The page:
“There was a lot of feeling it was a misguided prosecution,” Bradshaw said. “And after the FDA won, it didn't seem to know what to do. It has curtailed research, and doctors don't know how much they can do in taking cells out of patients and then reinserting them. It's killing technology in the bud.”

Marks said the FDA encourages sponsors of drugs and biologics to have early conversations with the agency. “And we have become aware of the need to be in tune with sponsors who have a drug or biologic for a small population and may want to use novel trial designs, novel statistical designs and novel ideas.”

FDA's Goal: Safe, Effective Products

But, Marks added, regenerative medicine is ripe with people who want to take cells and manipulate them and put them back without very much science to support them.

“They ‘know' that if they take cells from your ear and put them in your brain or in your eye that it will help your brain or your vision, and they make the claims without any data to say there is efficacy,” he said. “Some people say that stem cell injections in their joints have helped them tremendously. But at least two people have gone blind from eye injections and there are reports that the insertion of stem cells has caused hemorrhaging in the brain.”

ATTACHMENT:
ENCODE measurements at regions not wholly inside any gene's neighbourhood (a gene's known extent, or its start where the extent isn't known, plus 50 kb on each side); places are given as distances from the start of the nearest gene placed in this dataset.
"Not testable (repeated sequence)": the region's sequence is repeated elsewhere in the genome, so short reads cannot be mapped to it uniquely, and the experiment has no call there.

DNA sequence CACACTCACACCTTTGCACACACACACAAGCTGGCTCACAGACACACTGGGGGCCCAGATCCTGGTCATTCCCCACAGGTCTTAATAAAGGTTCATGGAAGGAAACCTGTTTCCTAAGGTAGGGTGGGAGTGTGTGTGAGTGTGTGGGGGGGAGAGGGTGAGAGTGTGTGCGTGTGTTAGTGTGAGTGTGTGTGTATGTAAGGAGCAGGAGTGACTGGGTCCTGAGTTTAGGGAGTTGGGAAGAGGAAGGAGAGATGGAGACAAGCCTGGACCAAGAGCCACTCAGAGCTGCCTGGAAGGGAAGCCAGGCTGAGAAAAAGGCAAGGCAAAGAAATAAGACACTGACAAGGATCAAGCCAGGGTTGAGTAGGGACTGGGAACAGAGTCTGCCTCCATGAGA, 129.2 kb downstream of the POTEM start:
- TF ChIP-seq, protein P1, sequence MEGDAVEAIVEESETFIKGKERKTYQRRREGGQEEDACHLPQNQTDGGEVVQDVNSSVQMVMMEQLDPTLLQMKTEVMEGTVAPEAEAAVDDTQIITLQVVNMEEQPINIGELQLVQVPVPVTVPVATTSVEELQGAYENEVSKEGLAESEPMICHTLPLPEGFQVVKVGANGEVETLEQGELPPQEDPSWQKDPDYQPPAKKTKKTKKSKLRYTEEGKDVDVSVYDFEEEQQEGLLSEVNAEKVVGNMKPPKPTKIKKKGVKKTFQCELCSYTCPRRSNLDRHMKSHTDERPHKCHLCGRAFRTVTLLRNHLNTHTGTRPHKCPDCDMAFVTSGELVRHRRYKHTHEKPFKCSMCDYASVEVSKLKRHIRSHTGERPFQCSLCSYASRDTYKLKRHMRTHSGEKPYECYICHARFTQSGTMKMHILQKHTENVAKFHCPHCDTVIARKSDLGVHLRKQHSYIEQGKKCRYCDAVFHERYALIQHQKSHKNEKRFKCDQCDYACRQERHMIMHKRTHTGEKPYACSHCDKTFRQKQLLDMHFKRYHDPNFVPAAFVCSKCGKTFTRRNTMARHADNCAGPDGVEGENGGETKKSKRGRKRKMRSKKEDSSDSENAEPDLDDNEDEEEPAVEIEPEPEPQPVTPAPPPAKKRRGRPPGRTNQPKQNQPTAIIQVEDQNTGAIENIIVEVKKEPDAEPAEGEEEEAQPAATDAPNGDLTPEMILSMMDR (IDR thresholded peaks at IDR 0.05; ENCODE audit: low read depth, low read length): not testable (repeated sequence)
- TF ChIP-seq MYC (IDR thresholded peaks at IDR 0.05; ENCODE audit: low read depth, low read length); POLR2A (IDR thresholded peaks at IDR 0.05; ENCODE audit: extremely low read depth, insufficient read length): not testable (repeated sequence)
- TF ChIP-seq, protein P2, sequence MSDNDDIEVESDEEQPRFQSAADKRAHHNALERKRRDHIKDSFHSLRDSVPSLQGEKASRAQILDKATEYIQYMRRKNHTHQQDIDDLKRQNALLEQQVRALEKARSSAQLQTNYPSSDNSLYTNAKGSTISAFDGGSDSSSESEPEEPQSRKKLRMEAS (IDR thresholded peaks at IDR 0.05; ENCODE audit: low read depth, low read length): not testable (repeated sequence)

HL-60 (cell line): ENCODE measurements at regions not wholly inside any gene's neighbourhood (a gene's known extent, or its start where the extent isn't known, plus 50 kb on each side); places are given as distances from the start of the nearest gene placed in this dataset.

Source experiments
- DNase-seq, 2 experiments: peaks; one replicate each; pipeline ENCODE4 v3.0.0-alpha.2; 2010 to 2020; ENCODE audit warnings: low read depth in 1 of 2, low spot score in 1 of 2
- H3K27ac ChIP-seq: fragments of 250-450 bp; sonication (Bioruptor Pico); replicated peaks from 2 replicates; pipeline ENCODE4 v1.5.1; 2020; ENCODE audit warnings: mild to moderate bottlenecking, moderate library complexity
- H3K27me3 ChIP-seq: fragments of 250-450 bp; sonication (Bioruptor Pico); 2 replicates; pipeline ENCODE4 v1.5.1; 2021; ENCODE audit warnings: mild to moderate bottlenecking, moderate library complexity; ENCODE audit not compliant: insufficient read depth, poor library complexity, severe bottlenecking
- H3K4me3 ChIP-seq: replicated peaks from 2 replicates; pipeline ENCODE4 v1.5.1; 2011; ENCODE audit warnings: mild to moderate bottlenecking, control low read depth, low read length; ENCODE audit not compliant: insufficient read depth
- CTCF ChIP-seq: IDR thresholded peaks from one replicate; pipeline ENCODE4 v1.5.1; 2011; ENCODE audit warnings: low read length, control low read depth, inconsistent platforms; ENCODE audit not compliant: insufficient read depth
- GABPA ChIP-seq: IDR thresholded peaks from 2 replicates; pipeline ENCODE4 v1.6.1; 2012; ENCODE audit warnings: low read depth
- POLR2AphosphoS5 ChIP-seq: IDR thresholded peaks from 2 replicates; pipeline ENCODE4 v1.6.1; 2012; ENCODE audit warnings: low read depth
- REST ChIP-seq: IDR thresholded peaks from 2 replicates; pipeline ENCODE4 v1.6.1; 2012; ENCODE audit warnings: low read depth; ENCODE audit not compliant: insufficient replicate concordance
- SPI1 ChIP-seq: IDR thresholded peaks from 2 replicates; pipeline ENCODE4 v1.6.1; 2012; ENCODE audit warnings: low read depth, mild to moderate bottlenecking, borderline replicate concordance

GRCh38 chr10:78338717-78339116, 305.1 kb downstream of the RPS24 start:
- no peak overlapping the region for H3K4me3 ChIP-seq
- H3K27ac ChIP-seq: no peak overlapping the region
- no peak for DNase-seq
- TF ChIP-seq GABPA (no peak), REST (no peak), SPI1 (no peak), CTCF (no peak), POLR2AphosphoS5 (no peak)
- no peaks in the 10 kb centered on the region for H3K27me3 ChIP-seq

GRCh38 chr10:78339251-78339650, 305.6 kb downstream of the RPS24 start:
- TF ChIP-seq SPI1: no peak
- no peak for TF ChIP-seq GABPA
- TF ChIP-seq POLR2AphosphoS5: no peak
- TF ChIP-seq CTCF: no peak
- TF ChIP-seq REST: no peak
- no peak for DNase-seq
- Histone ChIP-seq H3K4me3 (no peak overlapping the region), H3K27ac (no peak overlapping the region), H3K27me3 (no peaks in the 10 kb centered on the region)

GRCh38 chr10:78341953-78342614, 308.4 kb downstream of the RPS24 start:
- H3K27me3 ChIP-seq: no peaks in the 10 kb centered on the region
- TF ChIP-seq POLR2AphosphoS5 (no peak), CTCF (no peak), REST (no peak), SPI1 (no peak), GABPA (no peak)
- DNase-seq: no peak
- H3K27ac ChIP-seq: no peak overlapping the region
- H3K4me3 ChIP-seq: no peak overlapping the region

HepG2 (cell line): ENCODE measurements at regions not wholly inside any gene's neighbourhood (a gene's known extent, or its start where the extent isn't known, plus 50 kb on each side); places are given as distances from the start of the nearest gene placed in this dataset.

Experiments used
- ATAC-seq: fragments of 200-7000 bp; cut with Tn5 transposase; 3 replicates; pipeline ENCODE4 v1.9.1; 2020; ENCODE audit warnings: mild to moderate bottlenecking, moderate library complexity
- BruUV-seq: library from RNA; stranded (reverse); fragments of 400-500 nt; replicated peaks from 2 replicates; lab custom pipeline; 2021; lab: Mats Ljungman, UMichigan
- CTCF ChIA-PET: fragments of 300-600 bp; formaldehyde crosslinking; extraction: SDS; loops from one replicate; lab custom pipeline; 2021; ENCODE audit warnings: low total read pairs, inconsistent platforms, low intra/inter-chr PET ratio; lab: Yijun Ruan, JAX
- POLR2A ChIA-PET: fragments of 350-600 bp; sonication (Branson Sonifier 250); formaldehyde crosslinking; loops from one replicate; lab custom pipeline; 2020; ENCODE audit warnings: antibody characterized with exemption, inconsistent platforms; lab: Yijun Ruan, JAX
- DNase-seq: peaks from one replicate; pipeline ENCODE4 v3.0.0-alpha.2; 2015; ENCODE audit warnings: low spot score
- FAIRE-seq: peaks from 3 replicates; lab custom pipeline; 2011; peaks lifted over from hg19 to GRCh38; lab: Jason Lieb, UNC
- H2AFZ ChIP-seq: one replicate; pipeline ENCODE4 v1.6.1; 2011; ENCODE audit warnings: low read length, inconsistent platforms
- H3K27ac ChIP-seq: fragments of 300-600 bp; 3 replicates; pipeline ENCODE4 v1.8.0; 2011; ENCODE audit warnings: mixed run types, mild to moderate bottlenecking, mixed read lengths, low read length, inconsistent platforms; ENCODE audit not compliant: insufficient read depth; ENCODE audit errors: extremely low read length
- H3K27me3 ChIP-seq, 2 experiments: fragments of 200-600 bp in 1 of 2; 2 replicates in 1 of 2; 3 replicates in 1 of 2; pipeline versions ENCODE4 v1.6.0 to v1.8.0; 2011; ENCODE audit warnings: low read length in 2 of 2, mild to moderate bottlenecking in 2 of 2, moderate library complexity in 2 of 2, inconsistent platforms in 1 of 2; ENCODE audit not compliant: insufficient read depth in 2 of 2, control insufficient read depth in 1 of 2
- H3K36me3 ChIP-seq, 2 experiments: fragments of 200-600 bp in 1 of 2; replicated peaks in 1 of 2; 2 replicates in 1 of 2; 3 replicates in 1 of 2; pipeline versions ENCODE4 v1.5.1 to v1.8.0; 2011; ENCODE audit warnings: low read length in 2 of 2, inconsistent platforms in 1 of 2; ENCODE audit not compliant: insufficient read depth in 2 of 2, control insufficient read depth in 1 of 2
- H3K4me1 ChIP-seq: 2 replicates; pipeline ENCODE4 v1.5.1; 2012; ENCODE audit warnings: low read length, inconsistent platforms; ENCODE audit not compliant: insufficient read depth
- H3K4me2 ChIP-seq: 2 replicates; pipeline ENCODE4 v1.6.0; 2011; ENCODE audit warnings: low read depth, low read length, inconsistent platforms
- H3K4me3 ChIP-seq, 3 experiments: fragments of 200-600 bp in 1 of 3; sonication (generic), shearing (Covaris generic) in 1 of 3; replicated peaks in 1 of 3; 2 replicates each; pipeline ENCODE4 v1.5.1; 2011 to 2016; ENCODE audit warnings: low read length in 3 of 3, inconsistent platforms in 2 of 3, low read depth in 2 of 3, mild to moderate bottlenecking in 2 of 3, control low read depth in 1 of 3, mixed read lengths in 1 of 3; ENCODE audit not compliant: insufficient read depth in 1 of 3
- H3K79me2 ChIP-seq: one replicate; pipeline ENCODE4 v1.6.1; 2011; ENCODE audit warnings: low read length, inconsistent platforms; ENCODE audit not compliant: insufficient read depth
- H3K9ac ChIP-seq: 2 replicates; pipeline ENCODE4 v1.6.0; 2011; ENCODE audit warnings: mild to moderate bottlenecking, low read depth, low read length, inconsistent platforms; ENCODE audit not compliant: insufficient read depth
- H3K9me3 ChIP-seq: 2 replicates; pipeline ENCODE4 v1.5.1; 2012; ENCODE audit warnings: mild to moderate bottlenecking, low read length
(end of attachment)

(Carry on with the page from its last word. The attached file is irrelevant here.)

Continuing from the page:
Marks continued, “We want to make sure that the products that get out there are for the benefit of patients, that they aren't just innovative but have some hope of getting the results patients are looking for.”

Flexible on Immunotherapy

Edward Li, associate professor of pharmacy practice at the University of New England College of Pharmacy, said that clinicians are excited about using oncology immunotherapies, which boost the body's natural defenses to fight the cancer.

Marks said, “We have come to realize with immunotherapies that we have to change our paradigm. Traditionally, we want to first see a good response rate, then a halt to tumor progression pre-survival, and then a better survival rate. Immunotherapies don't work that way. The tumor doesn't change in size, but people live longer. It's going to get more complicated as we look at combinations of these things. But we will take a more flexible approach.”

Marks concluded by alluding to rumored changes to the CBER as a result of the cancer “moonshot” initiative that is being led by Vice President Joe Biden (10 LSLR 09, 4/29/16).

“CBER is the now the smallest of FDA's centers. But we do pride ourselves on having the ability to interact with sponsors and have dialogues in real time. It's nice to have a kind of boutique for biologics. As for any upcoming changes, I think we can still keep the best of what CBER is.”

To contact the reporter on this story: John T. Aquino in Washington at

To contact the editor responsible for this story: Randy Kubetin at